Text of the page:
Fairbanks, Land of the Midnight Sun.

We made it to Fairbanks!   I start off with this first picture, not because it’s a great picture IMG_6473but to show everyone what was so crazy for me to experience.  Yes, it really does stay light out late at night.  This photos was taken at 10:40pm.  This was the hardest adjustment for us.  We would get done dinner around 9:30 and feel like we had to go out and do activities even knowing we’d have to be up at 4:30am, easy to do cause it’s also light at that time as well.

We spent quite a bit of time in Fairbanks at some artistic venues.  We stopped by the University of Alaska Museum of Art.  It wasn’t just art.  It had a really great first nations people collection as well as the history of northern Alaska.  My favorite was the bear collection and the artistic out house.

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That evening we headed to Pioneer Park for some more unique history of Fairbanks.  Many of the original houses when it was settled were moved and preserved in Pioneer Park.  They now serve as an amusement attraction with different shops and activities housed in them.  After a Salmon Bake dinner, we headed over to the Palace Theater to see some original Alaskan theater.  A fun show that gave a comical overview of Alaska.

The next day it was off to our Arctic Circle adventure.  A 13 hour day of driving on the Dalton Highway past the Arctic Circle to a place called Coldfoot.  It was over 250 miles of driving on the highway as we followed the pipeline most of the way. It’s mostly a trucking highway but is now open to the public.  It was a damp and cloudy day for us but we were excited to head up there.  I was also excited to step onto the northern most national park, Gates of the Arctic.  Less than 1% of people who visit Alaska make it this far north.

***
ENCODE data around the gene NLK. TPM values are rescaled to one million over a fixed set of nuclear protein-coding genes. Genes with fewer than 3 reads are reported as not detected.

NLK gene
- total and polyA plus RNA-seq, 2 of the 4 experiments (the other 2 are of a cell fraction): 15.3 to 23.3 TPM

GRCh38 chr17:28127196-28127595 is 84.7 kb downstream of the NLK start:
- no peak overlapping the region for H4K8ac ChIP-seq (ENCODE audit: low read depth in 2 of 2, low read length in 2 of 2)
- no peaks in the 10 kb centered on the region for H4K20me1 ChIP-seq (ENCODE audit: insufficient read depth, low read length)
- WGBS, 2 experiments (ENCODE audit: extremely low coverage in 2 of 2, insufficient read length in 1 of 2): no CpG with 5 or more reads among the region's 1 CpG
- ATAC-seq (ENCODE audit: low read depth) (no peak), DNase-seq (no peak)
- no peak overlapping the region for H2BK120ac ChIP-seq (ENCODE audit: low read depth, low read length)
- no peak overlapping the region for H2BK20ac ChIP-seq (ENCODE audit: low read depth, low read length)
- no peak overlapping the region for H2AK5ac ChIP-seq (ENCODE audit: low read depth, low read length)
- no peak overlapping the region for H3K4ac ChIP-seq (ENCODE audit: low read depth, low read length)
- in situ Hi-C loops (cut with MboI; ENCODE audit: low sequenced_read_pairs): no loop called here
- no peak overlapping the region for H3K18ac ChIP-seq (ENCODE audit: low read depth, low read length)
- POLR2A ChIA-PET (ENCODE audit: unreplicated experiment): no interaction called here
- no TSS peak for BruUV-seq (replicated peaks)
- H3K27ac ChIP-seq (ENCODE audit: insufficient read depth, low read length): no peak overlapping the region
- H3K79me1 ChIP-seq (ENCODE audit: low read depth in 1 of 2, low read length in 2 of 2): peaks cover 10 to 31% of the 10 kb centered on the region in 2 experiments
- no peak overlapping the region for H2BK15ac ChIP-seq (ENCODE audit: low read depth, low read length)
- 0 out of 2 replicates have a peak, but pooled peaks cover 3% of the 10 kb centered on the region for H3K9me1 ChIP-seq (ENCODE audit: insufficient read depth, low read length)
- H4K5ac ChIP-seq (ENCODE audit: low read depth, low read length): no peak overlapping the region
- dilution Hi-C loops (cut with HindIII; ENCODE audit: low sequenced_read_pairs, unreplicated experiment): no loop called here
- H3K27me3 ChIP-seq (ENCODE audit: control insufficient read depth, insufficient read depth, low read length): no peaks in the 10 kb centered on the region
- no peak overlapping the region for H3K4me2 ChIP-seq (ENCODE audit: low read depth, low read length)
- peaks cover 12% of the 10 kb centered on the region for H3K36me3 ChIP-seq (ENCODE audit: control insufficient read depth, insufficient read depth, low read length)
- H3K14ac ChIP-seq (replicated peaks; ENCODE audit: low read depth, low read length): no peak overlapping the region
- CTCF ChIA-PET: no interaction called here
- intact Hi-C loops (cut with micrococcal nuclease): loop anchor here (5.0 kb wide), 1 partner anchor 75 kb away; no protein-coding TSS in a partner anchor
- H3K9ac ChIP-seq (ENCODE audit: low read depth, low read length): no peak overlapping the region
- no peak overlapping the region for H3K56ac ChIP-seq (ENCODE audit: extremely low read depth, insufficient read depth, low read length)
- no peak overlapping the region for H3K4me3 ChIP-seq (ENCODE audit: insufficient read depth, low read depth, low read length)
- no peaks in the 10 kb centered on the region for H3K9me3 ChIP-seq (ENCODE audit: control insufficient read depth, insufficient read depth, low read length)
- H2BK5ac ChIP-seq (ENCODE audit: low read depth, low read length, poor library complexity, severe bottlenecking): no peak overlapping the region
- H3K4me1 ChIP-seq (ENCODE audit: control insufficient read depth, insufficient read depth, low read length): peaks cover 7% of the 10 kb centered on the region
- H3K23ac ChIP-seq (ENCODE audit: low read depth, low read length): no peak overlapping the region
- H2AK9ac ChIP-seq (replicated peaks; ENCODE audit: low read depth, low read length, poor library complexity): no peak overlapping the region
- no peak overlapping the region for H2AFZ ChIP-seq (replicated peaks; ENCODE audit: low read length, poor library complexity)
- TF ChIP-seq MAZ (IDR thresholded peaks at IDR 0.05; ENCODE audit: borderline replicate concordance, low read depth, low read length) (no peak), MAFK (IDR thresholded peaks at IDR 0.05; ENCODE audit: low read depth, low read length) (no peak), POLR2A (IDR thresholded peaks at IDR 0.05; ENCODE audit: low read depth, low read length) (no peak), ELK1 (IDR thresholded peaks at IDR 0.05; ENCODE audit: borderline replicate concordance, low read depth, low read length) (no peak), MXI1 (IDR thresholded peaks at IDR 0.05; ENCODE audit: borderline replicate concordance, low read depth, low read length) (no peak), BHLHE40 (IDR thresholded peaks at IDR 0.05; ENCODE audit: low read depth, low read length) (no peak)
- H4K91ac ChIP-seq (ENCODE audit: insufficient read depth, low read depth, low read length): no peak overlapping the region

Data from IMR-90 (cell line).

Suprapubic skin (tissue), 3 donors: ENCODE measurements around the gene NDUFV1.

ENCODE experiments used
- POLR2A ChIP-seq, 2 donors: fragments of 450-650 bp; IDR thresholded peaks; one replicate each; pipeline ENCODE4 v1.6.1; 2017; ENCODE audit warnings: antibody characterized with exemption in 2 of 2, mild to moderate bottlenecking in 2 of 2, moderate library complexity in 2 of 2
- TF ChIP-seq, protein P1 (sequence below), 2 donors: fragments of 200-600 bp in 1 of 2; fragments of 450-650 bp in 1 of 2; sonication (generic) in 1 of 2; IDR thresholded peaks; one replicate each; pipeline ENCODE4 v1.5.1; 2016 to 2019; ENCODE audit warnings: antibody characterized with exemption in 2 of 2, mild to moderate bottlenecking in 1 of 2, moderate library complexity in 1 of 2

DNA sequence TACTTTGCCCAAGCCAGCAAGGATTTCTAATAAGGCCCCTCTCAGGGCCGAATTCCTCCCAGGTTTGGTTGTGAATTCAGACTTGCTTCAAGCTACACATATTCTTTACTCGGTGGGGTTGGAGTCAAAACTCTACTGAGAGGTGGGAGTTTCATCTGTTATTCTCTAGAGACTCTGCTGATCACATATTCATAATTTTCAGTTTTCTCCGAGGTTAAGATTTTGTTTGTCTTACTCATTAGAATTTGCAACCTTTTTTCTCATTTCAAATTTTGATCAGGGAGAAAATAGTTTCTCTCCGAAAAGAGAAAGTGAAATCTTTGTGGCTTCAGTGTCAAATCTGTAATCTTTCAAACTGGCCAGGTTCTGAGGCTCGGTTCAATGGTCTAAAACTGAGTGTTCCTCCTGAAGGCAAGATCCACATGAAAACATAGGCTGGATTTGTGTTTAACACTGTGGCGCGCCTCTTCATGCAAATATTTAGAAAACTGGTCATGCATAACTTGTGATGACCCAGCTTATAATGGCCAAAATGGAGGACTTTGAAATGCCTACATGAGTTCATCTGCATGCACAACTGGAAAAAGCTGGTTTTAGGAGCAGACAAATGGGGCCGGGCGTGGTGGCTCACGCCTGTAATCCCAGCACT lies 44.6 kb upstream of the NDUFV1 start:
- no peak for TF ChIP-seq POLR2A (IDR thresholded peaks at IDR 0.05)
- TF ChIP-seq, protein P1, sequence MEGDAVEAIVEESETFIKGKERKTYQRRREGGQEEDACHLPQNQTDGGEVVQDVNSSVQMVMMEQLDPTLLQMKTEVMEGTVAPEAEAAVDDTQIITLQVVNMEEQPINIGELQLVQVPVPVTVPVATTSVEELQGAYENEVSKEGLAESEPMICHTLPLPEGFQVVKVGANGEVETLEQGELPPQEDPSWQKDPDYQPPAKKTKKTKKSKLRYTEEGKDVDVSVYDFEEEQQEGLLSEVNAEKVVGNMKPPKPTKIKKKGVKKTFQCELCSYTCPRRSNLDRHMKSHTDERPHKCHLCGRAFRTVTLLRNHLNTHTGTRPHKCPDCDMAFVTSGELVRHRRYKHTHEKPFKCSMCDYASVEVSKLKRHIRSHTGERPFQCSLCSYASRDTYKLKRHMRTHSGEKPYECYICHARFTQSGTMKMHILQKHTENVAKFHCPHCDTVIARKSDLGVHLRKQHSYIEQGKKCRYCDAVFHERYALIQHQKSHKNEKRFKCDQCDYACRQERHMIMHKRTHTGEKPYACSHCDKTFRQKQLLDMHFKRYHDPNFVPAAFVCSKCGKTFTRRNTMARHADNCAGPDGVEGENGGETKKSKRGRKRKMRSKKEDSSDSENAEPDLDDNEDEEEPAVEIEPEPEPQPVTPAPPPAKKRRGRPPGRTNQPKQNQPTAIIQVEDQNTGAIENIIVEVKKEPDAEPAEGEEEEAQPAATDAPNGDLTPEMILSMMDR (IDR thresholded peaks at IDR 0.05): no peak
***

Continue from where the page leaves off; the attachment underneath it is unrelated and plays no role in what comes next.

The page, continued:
Along, the way we stopped at a general store, which for the first time in many years was closed because the owners retired and moved to Homer Alaska.  We also learned that they adopted 23 children in their time and had a daughter that sued the state of AlaskaDSCN2577 for her right to an education.   There is a now a law in the book that the state must provide a teacher and school house for any town/area that has more than 10 children.  This law still stands today.

We crossed over the Yukon River, the largest in Alaska.  We stopped at Yukon River Camp to eat lunch and pick up a few locals who were headed up to Prudhoe Bay, another 250 miles past our destination.  Yukon River camp was a restaurant where truckers could stop and shower, get supplies and eat on the Dalton Highway Journey.

The last two stops were the best.  We stopped at the Arctic Circle line.   We took a picture and had some celebratory tundra cake with “permafrosting.”  We celebrated our unique journey.  We were lucky on this tour.  There were only 4 of us out of a possible 20 seats.  We then headed on to our final destination, the Gates of the Arctic Visitor Center and Coldfoot Camp.  I was able to get my National Parks stamp and set foot in the northern most truck stop in the world.

Our long journey was over and now it was time to hop in a puddle jumper for a short one hour flight back to Fairbanks.  We flew over the Gates of the Arctic park but eventually had to fly above the clouds because of the rain/fog.    If you go to the Alaskan Interior, I highly recommend making the trek up north.

Of course, you can continue up even further to the Arctic Ocean.  Be aware, you need permission and clearance as well as an escort from the oil companies if you are driving the last 10 miles.


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